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Office of National Marine Sanctuaries

Gray’s Reef National Marine Sanctuary


MEET: Becky Shortland

Resource Protection Coordinator, Gray's Reef National Marine Sanctuary, Office of National Marine Sanctuaries

In my position as a resource protection coordinator, I help develop management plans and regulations, support our Sanctuary Advisory Council, work with law enforcement officers who patrol the sanctuary, and foster people's participation in conservation of the marine and sanctuary environment.

Becky Shortland


What do you like most about working at NOS?

I feel privileged to be part of a keenly committed team of people involved in many aspects of coastal resource protection. One recent example is the sanctuary’s 2006 management plan, which prohibits vessels from dropping anchor in sanctuary waters. It’s exciting to see your colleagues’ years of work come to fruition in this way.

What is the hardest part of your job?

Being patient. Progress in coastal resource protection takes time. I’ve lived on the Georgia coast for more than 30 years, so I’m acutely aware of the degradation that’s occurred in the coastal and marine environment. In some cases, it can take years from the time an environmental issue is recognized until effective management actions are put in place. In the meantime, the resource continues to be hampered. That’s why it’s important to involve citizens and users of the resource in every aspect of the regulatory process. Behaviors can be changed long before regulations hit the books, and, ultimately, an open, inclusive process results in workable regulations and an informed public that understands the reasons behind them.

What is your educational background?

I have gained all of my experience on the job, and I’m very lucky to be learning all the time.

What inspired your interest in the ocean and coasts?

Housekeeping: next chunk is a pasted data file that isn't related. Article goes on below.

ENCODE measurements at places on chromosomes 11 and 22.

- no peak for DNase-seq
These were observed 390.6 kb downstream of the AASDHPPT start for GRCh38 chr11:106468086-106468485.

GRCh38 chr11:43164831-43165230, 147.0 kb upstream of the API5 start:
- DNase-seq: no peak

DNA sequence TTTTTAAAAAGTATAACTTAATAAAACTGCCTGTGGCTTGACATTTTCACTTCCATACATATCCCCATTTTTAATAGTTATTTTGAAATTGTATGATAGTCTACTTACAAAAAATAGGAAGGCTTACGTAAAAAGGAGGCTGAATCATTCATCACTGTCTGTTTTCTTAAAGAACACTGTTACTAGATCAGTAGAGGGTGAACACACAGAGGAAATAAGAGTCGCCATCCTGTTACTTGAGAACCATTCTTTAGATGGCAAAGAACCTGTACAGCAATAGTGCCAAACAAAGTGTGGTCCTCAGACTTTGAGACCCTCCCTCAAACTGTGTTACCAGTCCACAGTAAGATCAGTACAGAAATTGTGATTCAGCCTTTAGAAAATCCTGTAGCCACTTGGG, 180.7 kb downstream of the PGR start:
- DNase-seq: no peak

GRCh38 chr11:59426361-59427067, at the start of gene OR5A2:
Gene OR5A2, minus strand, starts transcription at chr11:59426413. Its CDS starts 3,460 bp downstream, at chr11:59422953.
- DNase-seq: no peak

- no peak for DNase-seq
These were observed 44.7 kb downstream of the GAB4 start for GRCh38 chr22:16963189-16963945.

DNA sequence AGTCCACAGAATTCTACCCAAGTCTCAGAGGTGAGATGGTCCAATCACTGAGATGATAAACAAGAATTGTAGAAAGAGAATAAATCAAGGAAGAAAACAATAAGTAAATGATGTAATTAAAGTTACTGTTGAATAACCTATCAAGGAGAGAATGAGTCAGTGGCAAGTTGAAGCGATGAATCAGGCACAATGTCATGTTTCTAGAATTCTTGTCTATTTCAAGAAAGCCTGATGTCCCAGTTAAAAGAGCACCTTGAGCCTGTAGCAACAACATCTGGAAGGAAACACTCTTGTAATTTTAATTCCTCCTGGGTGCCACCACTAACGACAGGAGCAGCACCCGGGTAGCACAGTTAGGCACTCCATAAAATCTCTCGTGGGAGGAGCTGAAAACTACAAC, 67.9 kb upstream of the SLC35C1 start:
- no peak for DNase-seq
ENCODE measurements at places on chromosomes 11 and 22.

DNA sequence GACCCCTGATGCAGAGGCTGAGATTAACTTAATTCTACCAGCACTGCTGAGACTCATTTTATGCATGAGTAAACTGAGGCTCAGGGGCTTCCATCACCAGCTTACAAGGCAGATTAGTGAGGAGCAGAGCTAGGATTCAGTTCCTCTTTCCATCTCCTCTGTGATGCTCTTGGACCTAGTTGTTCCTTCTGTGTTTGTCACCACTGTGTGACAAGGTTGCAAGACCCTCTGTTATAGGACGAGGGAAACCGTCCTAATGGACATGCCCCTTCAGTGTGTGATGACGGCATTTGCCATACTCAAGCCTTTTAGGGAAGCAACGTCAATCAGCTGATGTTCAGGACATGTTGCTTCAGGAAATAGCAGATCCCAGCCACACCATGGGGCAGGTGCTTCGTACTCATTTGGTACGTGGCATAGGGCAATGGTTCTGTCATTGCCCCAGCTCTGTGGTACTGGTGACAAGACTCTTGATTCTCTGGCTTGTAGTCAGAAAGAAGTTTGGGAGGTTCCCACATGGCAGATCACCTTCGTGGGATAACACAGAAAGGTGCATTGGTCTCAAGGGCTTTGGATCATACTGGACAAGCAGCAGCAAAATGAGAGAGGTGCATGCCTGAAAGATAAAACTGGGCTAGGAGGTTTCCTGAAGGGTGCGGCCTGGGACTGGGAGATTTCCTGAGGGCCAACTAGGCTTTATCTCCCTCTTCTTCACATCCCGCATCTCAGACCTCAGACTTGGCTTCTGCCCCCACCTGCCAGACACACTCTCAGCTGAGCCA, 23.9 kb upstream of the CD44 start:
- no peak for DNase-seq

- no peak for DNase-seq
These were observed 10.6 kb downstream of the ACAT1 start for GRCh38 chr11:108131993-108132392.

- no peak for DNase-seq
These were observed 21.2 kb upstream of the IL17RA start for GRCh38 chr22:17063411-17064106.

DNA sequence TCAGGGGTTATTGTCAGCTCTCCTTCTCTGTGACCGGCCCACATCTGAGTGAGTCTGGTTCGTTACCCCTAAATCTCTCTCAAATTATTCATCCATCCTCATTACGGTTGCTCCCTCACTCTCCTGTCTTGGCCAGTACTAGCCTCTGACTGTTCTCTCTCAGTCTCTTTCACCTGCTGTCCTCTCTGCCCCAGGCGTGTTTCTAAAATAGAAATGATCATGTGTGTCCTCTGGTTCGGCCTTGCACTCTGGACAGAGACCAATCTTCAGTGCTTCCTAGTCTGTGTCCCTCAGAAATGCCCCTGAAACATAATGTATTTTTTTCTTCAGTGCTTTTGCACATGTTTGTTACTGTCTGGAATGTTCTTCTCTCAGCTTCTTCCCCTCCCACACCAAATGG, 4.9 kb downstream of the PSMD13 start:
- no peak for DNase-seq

Moving to Georgia as a young adult and outdoor lover. You can’t go walking or kayaking with a beautiful marsh expanse all around you, and marvel at the plants, the fish, the animals, and the birds – egrets, herons, osprey! – and not want to do your part to protect it. Almost one-third of the Atlantic Coast’s tidal salt marshes are located in Georgia. The salt marshes are delicate ecosystems, and they are at risk, as simply as I can say it, from the burgeoning human population here. Even aside from my job at NOAA, I’m deeply committed to public involvement in environmental issues.

How did you end up working at NOAA?

In the early 1980s, I lucked into a job with The Georgia Conservancy, a statewide, nonprofit environmental advocacy and educational organization. I eventually headed up the Conservancy’s coastal office, and we partnered with NOAA and the sanctuary on a variety of projects. My current position at NOAA opened up about 10 years ago, and it was exactly what I wanted to do. It still is!

What advice do you have for young people wanting a career in the "ocean realm"?

I would tell them to get involved. Volunteer wherever they can, and do whatever they can, to help protect and preserve the ocean and coastal environment. Competition for jobs is stiff these days, so young people should study hard and seek internships to broaden their experience. They should also be aware that a career in the “ocean realm,” regardless of tasks or specialty, is rarely a “9 to 5” proposition. The hours are long, but the rewards are incredible.